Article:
Gloria Leonard

From Wikipedia, the free encyclopedia - View original article

Gloria Leonard
Born(1940-08-28) August 28, 1940 (age 72)
The Bronx, New York, U.S.
Other namesC. Gale Leonard, Gail Leonard, Gayle Leonard
EthnicityCaucasian
Height5 ft 9 in (1.75 m)[1]
Weight157 lb (71 kg)
No. of adult films36 (per IAFD)
 
Jump to: navigation, search
Gloria Leonard
Born(1940-08-28) August 28, 1940 (age 72)
The Bronx, New York, U.S.
Other namesC. Gale Leonard, Gail Leonard, Gayle Leonard
EthnicityCaucasian
Height5 ft 9 in (1.75 m)[1]
Weight157 lb (71 kg)
No. of adult films36 (per IAFD)

Gloria Leonard (born August 28, 1940)[1] is an American former pornographic actress who later became the publisher of High Society magazine.

Contents

Early life and career

Leonard was born and raised in The Bronx, New York. She worked on Wall Street as a representative of Schweickart and Company for three years. She worked for several PR companies, was a copywriter for Elektra Records, and worked for Johnny Carson's publicist.[1]

Adult film career

She began appearing in hardcore pornography in 1976,[1] in films including The Trouble With Young Stuff, All About Gloria Leonard (both of which were written and directed by Joseph W. Sarno), The Opening of Misty Beethoven (directed by Radley Metzger), Fortune Smiles[2] and Taboo: American Style.[2] She worked with actresses Constance Money, Leslie Bovee, Sharon Mitchell, Jennifer Welles, and Samantha Fox before retiring from the screen in the 1984. She also directed several porn films, and was formerly married to Bobby Hollander. After moving to Hawaii in 1993, she returned to Los Angeles in 1997 to work for Private Media Group.[1] She performed her only anal scene, a DP, in her movie "All About Gloria Leonard" with Marc Stevens and Jamie Gillis.

High Society

For 14 years Leonard served as publisher of High Society magazine, which pioneered such novelties as nude celebrity photos and phone sex lines. She was hired by the magazine's publisher Carl Ruderman, who wanted a female publisher of a men's magazine.[1] Margot Kidder, Ann-Margret and Barbra Streisand attempted to sue the magazine after it published nude photos of them.[2] Leonard established the first phone-sex lines in 1983, and the magazine fought a legal case over them in the Supreme Court.[1] She was in charge of High Society from 1977 to 1991. In the early 1980s, Leonard almost clinched a deal for Norman Mailer to write a porn film but the plan never came to fruition.[1]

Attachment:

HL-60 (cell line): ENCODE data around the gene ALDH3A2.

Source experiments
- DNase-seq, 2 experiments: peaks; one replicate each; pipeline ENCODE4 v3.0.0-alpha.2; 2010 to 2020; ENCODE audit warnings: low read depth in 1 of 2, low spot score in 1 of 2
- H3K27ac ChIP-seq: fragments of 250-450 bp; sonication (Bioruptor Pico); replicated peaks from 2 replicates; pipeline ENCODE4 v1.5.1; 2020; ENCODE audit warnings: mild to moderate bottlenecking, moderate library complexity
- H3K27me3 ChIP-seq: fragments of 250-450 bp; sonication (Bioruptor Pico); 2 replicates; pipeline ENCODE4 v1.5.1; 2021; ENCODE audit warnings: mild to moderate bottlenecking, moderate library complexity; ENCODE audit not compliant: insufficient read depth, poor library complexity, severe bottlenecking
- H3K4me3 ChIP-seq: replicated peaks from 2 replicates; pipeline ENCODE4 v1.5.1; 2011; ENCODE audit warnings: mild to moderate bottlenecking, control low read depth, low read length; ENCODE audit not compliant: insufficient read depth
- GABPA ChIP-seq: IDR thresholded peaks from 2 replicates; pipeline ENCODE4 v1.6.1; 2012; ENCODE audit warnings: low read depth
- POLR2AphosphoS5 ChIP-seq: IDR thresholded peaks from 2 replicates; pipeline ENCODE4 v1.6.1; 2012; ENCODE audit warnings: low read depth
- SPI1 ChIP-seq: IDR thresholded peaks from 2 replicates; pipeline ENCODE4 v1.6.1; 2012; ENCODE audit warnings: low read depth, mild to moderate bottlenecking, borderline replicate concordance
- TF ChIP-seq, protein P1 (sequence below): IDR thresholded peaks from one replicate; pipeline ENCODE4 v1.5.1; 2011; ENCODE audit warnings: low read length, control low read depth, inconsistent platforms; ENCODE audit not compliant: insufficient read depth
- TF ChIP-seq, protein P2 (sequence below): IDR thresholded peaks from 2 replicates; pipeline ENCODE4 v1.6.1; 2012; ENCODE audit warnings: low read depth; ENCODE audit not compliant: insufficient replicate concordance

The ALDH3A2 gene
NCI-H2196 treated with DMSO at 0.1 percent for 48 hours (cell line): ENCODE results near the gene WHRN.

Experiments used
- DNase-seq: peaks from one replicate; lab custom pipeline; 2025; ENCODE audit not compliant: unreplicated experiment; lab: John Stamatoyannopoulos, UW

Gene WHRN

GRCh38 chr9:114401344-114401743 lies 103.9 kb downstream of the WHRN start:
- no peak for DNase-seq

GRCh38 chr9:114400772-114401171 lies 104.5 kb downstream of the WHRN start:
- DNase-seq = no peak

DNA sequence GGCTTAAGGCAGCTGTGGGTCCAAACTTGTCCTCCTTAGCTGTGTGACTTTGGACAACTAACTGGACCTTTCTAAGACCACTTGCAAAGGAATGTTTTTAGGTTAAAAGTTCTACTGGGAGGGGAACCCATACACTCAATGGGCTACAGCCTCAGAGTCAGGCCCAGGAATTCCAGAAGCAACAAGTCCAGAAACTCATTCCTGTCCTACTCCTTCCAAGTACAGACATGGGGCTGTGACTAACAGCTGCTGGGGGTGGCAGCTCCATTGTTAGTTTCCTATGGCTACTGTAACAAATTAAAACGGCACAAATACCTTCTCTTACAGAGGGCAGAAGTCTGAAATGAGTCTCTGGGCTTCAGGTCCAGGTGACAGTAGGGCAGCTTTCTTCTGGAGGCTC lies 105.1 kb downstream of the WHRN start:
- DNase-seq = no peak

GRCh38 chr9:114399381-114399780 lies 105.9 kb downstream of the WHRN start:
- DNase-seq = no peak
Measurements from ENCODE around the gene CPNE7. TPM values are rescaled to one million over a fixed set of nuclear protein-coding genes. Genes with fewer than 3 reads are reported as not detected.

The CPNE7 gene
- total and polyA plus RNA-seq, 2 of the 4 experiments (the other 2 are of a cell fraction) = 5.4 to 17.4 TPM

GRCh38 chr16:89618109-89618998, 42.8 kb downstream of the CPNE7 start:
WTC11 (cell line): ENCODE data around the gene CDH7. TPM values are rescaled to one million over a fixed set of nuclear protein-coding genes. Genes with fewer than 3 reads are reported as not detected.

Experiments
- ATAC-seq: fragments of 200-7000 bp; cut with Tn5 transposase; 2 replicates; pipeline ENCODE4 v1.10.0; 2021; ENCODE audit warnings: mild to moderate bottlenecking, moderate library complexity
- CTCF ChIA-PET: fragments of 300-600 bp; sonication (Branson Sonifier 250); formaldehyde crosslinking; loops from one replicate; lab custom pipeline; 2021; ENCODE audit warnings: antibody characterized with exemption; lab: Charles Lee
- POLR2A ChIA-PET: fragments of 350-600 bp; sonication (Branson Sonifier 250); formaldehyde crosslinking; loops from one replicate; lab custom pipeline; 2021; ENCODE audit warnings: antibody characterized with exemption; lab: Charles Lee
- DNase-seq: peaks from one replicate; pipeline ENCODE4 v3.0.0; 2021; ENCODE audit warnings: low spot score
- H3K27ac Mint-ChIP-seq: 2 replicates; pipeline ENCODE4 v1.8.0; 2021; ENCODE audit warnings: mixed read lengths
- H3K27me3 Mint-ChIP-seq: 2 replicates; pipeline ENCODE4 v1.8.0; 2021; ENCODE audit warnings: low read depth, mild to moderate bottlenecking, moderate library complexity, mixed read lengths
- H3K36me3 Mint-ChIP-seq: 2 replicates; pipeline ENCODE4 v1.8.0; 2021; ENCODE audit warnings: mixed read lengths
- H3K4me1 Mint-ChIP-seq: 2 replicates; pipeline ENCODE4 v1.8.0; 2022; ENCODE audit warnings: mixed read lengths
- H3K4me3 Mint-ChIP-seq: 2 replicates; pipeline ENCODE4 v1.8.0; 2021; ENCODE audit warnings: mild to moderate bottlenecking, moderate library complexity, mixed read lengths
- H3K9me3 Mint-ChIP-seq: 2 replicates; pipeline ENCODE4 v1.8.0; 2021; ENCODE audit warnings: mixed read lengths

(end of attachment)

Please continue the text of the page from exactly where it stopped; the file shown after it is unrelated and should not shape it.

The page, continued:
Organizations

She served as administrative director of the Adult Film and Video Association of America, the adult film industry trade association, from 1989 to 1992, until that organization merged with the Free Speech Coalition. In 1998, she was elected president of the FSC[1] She was also president of the AFVAA in 1986.[3]

Feminism

Leonard is a feminist and First Amendment advocate, and has debated on the issues of pornography and censorship and their impact on the women's movement at several colleges and universities.[2]

Gloria Leonard is one of twenty-five women of the golden era of adult films featured in the 2012 book by author Jill C. Nelson titled: Golden Goddesses: 25 Legendary Women of Classic Erotic Cinema, 1968-1985 published by BearManor Media.

Awards

She won the Best Actress award for Taboo, American Style from the AFVAA. Leonard is a member of the X-Rated Critics Organization (XRCO) Hall of Fame and Adult Video News (AVN) Hall of Fame.

Television appearances

She had a role as a salesperson on Simon & Simon in 1984, in the episode "Manna from Heaven". Gloria has also been a guest on several talk-shows, including Oprah, Geraldo, Maury, Larry King and Howard Stern. She has also hosted her own television shows - The Leonard Report: For Adults Only and later, Gloria Leonard's Hot Shopper Hour.[2]

References

  1. ^ a b c d e f g h i "Gloria Leonard". lukeisback.com. http://www.lukeisback.com/stars/stars/stars/female/gloria_leonard.htm. Retrieved 2009-03-30.
  2. ^ a b c d e "Gloria Leonard". Feminists for Free Expression. http://www.ffeusa.org/html/speakers/leonard.html. Retrieved 2009-03-30.
  3. ^ "10th Annual Erotic Awards," Adam Film World, January 1987, p. 7

External links